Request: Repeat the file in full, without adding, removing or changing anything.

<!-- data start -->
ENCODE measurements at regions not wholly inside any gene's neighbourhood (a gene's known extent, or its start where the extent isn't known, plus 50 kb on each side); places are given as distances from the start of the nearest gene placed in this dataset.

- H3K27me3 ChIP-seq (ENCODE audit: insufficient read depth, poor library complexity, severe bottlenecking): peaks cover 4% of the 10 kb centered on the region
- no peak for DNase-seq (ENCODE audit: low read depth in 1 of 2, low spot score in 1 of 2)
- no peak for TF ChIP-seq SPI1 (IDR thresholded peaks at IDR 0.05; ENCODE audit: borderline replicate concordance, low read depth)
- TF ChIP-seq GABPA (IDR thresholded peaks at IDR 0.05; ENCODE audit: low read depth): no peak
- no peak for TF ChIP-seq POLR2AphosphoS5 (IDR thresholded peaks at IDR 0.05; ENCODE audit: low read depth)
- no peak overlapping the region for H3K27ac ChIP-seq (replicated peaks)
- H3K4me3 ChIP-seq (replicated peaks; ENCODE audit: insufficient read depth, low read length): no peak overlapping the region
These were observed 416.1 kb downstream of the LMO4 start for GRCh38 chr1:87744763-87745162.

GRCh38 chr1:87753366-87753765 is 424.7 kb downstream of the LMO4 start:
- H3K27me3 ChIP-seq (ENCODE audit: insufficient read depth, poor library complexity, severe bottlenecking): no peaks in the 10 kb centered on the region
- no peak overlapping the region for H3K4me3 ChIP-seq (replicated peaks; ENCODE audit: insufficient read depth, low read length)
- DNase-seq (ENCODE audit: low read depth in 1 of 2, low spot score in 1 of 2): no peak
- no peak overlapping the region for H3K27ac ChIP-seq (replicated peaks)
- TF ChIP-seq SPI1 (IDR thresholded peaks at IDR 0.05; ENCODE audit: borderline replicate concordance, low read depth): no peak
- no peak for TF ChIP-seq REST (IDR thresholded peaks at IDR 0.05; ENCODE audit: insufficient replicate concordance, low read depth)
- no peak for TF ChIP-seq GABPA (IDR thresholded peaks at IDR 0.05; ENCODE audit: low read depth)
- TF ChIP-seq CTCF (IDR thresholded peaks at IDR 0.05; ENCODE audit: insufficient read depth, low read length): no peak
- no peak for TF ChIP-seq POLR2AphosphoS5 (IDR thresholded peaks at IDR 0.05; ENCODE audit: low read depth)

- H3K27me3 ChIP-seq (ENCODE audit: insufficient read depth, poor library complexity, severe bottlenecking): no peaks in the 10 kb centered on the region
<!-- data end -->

ENCODE measurements at regions not wholly inside any gene's neighbourhood (a gene's known extent, or its start where the extent isn't known, plus 50 kb on each side); places are given as distances from the start of the nearest gene placed in this dataset.

- H3K27me3 ChIP-seq (ENCODE audit: insufficient read depth, poor library complexity, severe bottlenecking): peaks cover 4% of the 10 kb centered on the region
- no peak for DNase-seq (ENCODE audit: low read depth in 1 of 2, low spot score in 1 of 2)
- no peak for TF ChIP-seq SPI1 (IDR thresholded peaks at IDR 0.05; ENCODE audit: borderline replicate concordance, low read depth)
- TF ChIP-seq GABPA (IDR thresholded peaks at IDR 0.05; ENCODE audit: low read depth): no peak
- no peak for TF ChIP-seq POLR2AphosphoS5 (IDR thresholded peaks at IDR 0.05; ENCODE audit: low read depth)
- no peak overlapping the region for H3K27ac ChIP-seq (replicated peaks)
- H3K4me3 ChIP-seq (replicated peaks; ENCODE audit: insufficient read depth, low read length): no peak overlapping the region
These were observed 416.1 kb downstream of the LMO4 start for GRCh38 chr1:87744763-87745162.

GRCh38 chr1:87753366-87753765 is 424.7 kb downstream of the LMO4 start:
- H3K27me3 ChIP-seq (ENCODE audit: insufficient read depth, poor library complexity, severe bottlenecking): no peaks in the 10 kb centered on the region
- no peak overlapping the region for H3K4me3 ChIP-seq (replicated peaks; ENCODE audit: insufficient read depth, low read length)
- DNase-seq (ENCODE audit: low read depth in 1 of 2, low spot score in 1 of 2): no peak
- no peak overlapping the region for H3K27ac ChIP-seq (replicated peaks)
- TF ChIP-seq SPI1 (IDR thresholded peaks at IDR 0.05; ENCODE audit: borderline replicate concordance, low read depth): no peak
- no peak for TF ChIP-seq REST (IDR thresholded peaks at IDR 0.05; ENCODE audit: insufficient replicate concordance, low read depth)
- no peak for TF ChIP-seq GABPA (IDR thresholded peaks at IDR 0.05; ENCODE audit: low read depth)
- TF ChIP-seq CTCF (IDR thresholded peaks at IDR 0.05; ENCODE audit: insufficient read depth, low read length): no peak
- no peak for TF ChIP-seq POLR2AphosphoS5 (IDR thresholded peaks at IDR 0.05; ENCODE audit: low read depth)

- H3K27me3 ChIP-seq (ENCODE audit: insufficient read depth, poor library complexity, severe bottlenecking): no peaks in the 10 kb centered on the region